Authors
Massimiliano Simons
University of Ghent
Abstract
Among the contemporary philosophers using the concept of the Anthropocene, Bruno Latour and Isabelle Stengers are prominent examples. The way they use this concept, however, diverts from the most common understanding of the Anthropocene. In fact, their use of this notion is a continuation of their earlier work around the concept of a ‘parliament of things.’ Although mainly seen as a sociology or philosophy of science, their work can be read as philosophy of technology as well. Similar to Latour’s claim that science is Janus-headed, technology has two faces. Faced with the Anthropocene, we need to shift from technologies of control to technologies of negotiations, i.e., a parliament of things. What, however, does a ‘parliament of things’ mean? This paper wants to clarify what is conceptually at stake by framing Latour’s work within the philosophy of Michel Serres and Isabelle Stengers. Their philosophy implies a ‘postlinguistic turn,’ where one can ‘let things speak in their own name,’ without claiming knowledge of the thing in itself. The distinction between object and subject is abolished to go back to the world of ‘quasi-objects’ (Serres). Based on the philosophy of science of Latour and Stengers the possibility for a politics of quasi-objects or a ‘cosmopolitics’ (Stengers) is opened. It is in this framework that their use of the notion of the Anthropocene must be understood and a different view of technology can be conceptualized.
Keywords Bruno Latour  Parliament of Things  Isabelle Stengers  Michel Serres  Technology
Categories (categorize this paper)
ISBN(s) 1091-8264
DOI 10.5840/techne201752464
Options
Edit this record
Mark as duplicate
Export citation
Find it on Scholar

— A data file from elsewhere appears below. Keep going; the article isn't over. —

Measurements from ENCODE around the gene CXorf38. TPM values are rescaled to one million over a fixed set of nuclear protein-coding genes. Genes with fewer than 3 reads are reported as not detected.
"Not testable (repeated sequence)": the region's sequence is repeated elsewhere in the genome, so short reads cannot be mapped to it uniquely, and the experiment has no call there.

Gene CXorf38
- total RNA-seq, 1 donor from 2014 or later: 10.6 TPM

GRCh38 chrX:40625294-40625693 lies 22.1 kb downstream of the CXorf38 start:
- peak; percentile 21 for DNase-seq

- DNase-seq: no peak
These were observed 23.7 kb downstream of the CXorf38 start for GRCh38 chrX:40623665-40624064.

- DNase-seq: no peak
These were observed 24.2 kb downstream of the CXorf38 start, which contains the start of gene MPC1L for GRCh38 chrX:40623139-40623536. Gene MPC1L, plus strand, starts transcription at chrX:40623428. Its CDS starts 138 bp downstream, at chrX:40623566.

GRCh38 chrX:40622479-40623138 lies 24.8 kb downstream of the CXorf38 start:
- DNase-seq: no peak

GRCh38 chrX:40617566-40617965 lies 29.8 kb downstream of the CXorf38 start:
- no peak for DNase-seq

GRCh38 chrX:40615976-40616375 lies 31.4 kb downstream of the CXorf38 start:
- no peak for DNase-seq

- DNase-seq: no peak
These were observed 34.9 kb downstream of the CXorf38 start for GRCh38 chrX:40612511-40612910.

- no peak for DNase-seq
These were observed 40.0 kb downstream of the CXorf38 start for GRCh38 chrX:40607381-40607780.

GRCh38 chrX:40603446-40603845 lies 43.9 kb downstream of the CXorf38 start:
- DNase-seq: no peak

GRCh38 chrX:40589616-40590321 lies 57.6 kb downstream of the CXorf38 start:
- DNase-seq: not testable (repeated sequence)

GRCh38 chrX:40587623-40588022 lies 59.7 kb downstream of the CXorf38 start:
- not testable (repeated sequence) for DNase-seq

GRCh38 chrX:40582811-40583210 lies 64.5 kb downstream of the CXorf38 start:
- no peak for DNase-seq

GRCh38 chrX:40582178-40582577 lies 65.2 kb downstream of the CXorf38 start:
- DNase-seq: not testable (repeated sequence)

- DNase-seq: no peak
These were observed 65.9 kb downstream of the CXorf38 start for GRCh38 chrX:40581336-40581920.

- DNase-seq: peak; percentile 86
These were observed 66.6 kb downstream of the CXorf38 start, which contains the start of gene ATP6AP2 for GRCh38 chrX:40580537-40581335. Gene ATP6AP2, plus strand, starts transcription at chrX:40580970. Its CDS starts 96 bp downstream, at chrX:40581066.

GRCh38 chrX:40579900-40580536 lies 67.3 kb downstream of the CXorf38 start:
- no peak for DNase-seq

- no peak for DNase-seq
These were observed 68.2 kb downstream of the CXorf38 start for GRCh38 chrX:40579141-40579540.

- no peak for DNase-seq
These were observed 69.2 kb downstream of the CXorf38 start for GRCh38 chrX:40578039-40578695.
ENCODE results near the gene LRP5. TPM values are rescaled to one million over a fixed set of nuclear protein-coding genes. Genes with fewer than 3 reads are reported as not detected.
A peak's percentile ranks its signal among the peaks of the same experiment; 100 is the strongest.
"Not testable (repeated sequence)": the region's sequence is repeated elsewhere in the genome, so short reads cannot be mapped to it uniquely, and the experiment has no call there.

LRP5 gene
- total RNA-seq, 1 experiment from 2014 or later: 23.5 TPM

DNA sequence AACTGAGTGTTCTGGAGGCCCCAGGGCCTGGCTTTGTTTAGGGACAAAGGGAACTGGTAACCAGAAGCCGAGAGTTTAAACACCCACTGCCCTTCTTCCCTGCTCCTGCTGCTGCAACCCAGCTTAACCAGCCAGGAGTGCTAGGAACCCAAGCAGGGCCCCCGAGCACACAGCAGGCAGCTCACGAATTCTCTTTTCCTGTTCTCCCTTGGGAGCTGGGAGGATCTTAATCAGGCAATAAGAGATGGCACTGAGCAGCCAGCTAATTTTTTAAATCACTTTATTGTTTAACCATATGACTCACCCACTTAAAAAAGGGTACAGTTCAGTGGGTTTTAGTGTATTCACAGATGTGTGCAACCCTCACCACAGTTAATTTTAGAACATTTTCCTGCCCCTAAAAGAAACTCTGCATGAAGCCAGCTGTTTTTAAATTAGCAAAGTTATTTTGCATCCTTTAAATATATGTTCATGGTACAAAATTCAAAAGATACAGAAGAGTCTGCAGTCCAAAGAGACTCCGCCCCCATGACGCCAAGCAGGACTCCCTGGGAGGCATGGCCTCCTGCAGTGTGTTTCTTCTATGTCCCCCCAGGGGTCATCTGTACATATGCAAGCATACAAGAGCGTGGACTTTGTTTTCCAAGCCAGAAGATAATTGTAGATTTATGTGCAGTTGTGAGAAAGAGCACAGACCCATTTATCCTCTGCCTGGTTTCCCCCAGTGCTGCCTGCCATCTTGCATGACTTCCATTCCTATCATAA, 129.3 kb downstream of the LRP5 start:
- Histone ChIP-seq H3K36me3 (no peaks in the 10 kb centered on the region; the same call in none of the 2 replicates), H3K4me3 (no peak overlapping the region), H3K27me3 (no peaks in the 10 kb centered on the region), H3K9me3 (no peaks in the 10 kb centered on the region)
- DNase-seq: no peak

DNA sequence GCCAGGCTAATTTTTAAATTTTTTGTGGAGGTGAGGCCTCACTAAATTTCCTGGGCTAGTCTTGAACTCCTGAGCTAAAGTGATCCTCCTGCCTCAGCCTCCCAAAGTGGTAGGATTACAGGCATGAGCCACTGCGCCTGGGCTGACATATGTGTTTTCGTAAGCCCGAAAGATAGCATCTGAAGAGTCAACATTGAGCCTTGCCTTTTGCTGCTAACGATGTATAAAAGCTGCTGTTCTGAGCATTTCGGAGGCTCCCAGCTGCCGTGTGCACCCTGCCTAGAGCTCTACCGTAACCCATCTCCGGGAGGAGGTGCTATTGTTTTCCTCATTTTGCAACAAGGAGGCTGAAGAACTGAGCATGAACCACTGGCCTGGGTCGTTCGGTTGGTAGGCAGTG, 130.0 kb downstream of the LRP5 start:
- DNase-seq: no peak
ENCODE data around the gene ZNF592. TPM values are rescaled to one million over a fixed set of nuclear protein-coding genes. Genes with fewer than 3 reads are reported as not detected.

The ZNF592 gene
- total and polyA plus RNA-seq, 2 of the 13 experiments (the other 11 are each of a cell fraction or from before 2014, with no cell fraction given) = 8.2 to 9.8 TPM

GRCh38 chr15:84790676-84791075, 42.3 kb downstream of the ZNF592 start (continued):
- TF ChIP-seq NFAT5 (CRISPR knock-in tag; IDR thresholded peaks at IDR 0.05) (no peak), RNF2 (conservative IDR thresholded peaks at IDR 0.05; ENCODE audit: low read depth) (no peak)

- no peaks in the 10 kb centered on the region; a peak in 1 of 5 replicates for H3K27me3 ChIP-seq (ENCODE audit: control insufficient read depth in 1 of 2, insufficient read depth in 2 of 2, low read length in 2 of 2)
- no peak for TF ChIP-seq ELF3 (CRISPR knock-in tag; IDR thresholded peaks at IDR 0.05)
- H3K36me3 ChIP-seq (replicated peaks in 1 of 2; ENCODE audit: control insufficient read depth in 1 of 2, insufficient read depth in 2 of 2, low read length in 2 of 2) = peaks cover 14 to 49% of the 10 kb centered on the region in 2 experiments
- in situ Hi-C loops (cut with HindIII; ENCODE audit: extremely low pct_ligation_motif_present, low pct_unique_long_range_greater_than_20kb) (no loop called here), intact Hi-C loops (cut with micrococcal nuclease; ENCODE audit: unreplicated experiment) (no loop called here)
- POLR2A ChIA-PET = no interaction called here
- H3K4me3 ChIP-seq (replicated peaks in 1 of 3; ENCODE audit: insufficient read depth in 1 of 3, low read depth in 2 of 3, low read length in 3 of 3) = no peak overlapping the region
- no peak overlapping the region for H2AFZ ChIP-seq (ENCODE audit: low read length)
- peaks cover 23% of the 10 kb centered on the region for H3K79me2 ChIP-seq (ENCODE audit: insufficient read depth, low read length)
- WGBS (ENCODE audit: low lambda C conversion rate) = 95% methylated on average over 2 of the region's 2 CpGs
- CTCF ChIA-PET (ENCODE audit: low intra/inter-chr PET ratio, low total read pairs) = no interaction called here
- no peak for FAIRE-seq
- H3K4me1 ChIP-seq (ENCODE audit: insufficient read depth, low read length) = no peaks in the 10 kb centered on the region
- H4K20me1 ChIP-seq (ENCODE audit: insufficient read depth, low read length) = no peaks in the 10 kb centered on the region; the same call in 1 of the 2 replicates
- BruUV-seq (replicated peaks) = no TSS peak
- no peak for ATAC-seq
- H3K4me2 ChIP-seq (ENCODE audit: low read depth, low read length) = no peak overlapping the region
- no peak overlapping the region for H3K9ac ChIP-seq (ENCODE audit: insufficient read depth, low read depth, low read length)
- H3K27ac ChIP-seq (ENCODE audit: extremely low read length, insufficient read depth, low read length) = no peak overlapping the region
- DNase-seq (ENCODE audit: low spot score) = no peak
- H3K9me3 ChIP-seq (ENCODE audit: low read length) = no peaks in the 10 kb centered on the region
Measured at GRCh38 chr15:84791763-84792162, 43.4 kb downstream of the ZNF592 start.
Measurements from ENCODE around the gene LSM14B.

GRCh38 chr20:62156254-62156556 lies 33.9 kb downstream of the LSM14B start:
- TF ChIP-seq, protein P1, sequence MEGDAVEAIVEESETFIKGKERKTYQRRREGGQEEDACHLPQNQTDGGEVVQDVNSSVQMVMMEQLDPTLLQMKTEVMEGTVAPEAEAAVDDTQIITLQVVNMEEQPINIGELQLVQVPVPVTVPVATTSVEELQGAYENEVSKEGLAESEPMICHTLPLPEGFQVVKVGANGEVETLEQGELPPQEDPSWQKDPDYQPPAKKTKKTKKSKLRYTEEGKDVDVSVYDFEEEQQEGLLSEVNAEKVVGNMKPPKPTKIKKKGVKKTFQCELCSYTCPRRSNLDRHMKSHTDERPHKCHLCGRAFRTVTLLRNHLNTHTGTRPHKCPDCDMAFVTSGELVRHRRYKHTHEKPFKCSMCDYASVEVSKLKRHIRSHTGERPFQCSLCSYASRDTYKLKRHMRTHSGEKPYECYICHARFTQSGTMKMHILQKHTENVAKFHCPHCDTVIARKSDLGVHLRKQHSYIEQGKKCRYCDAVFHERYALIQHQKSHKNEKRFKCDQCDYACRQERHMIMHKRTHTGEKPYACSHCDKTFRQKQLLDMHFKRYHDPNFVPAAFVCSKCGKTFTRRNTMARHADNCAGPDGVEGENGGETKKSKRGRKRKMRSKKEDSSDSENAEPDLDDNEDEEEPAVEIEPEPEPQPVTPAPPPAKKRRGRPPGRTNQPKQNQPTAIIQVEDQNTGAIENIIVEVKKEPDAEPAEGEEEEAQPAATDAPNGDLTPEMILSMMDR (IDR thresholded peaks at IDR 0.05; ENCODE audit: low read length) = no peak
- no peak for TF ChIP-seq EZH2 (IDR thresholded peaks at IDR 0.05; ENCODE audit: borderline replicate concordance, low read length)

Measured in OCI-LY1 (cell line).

Request removal from index
Revision history

Download options

PhilArchive copy

 PhilArchive page | Other versions
Through your library

References found in this work BETA

Reassembling the Social: An Introduction to the Actor-Network Theory.Bruno Latour - 2005 - Oxford, England and New York, NY, USA: Oxford University Press.
We Have Never Been Modern.Bruno Latour - 1993 - Harvard University Press.

View all 26 references / Add more references

Citations of this work BETA

Jean-François Lyotard and Postmodern Technoscience.Massimiliano Simons - 2022 - Philosophy and Technology 35 (2):1-19.
Bruno Latour and the Secularization of Science.Massimiliano Simons - 2019 - Perspectives on Science 27 (6):925-954.

View all 6 citations / Add more citations

Similar books and articles

Derrida, Stengers, Latour, and Subalternist Cosmopolitics.Matthew C. Watson - 2014 - Theory, Culture and Society 31 (1):75-98.
Political Ecology of Bruno Latour.Ana Biresev - 2012 - Filozofija I Društvo 23 (1):112-125.
What Things Still Don’T Do. [REVIEW]David M. Kaplan - 2009 - Human Studies 32 (2):229 - 240.
Bridges: Technology and the Social.Troy R. E. Paddock - 2010 - Environment, Space, Place 2 (2):9-27.
Thing and Object.Kristie Miller - 2008 - Acta Analytica 23 (1):69-89.
Bridges: Technology and the Social.Troy R. E. Paddock - 2010 - Environment, Space, Place 2 (2):9-27.

Analytics

Added to PP index
2017-05-26

Total views
2,979 ( #1,273 of 2,518,692 )

Recent downloads (6 months)
115 ( #5,939 of 2,518,692 )

How can I increase my downloads?

Downloads

My notes